Guinea-Bissau, a small West African state, experienced heavy gunfire near the seat of its government on Tuesday after armed men surrounded the presidential palace and sought to detain President Umaro Embalo and Prime Minister Nuno Gomes Nabiam.
The palace’s defenders fought back, resulting in a five-hour-long shootout that caused significant damage to the palace. Although the attackers allegedly took several hostages, the country’s state radio and television broadcaster described the incident as having ended in failure.
Hours after the attack, President Embalo’s suggested in a video on his Facebook page that it had been part of an attempt by drug traffickers and corrupt officials to overthrow him.
Separately, the president told AFP on Tuesday that the situation was “under control” and that the violence had stopped. He gave an address later in the evening from the presidential palace in which he described the incident as an unsuccessful attempt to overthrow his government. In his remarks, Embalo appeared to blame disloyal members of the country’s security forces for the attempted putsch, although he did not reveal their identities.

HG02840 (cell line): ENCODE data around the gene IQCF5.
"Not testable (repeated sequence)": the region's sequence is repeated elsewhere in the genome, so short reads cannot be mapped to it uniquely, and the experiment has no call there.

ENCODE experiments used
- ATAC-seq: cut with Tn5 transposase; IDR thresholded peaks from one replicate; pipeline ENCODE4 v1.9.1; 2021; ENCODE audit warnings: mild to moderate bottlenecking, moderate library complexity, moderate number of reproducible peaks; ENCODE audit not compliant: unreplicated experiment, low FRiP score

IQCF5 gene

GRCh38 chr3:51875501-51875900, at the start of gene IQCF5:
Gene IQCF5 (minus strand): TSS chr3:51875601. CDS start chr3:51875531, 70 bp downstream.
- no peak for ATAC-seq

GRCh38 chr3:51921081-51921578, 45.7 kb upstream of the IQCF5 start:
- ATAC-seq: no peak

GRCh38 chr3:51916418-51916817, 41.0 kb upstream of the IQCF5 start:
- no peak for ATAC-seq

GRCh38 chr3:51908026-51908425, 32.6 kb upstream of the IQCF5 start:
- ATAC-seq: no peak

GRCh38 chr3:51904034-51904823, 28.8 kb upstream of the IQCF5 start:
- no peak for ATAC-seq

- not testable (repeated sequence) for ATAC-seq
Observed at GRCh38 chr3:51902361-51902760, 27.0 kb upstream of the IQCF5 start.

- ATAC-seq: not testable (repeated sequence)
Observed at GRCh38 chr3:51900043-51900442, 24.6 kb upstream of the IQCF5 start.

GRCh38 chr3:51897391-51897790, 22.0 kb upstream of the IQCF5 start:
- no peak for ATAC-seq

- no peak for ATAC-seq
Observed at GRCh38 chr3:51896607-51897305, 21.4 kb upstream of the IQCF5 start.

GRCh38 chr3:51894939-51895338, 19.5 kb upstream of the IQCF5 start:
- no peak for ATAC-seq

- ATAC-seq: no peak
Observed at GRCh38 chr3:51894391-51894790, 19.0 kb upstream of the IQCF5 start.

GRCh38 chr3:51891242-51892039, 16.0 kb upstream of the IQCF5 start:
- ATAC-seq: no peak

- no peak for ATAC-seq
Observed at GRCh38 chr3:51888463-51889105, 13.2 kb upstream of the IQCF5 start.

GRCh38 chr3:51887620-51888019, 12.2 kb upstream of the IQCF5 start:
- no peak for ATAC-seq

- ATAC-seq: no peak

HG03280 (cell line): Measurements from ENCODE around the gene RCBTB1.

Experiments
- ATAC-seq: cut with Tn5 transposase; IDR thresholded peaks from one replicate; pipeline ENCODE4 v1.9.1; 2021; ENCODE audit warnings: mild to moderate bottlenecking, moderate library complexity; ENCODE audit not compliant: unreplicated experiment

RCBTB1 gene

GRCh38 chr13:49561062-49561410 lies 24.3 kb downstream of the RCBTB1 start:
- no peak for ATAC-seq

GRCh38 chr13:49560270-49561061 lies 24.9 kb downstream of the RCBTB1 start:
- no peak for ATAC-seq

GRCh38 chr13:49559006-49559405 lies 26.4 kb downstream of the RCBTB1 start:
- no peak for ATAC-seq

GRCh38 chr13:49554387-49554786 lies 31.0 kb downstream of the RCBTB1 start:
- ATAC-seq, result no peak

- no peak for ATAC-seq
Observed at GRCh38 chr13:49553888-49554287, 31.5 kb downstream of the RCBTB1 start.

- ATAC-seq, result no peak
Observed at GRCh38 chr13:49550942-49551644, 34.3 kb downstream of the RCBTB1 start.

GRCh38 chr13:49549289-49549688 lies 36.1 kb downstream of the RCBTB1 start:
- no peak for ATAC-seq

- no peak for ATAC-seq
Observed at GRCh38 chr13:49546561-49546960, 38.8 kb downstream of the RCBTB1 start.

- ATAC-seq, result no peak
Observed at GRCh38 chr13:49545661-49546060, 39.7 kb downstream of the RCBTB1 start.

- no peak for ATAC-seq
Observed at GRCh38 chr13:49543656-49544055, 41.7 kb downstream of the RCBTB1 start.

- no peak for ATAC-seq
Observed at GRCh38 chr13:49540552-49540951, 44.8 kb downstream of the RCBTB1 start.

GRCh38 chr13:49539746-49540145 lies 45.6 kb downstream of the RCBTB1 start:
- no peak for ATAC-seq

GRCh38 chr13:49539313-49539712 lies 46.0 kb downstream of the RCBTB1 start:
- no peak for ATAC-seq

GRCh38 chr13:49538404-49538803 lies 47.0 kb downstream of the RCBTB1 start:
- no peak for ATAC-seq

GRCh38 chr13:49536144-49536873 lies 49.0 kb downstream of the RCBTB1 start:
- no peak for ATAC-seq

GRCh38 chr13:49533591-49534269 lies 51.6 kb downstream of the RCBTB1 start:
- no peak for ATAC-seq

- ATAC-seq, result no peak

Guinea-Bissau appears to be the fourth nation in West Africa to be affected by a military coup in the past two years. Mali, Guinea, and Burkina Faso each experienced military coups in 2020, 2021, and 2022. The three nations were all suspended from the Economic Community of West African States, or ECOWAS, for their refusal to reinstate civilian governments.
ECOWAS condemned the incident in Guinea-Bissau, which it described in a statement as an “attempted coup.”
“ECOWAS is following with great concern the evolution of the situation in Guinea-Bissau,” the statement read, saying that it “condemn[ed] this attempted coup and [held] the military responsible for the safety of President Umaro Sissoco Embalo and members of his government.”
The African Union also expressed its concerns, urging the military to intervene and rescue any hostages taken by the gunmen.
Although Guinea-Bissau has made recent strides in democratic development, for many years it was one of the least stable countries in West Africa, undergoing four military coups d’etat and a dozen other attempted putsches from 1974 until 2012. Since 2012, conditions have improved somewhat, and Embalo, a former general in the country’s armed forces, took office in 2020 after winning an extremely contentious runoff election.
Trevor Filseth is a current and foreign affairs writer for the National Interest.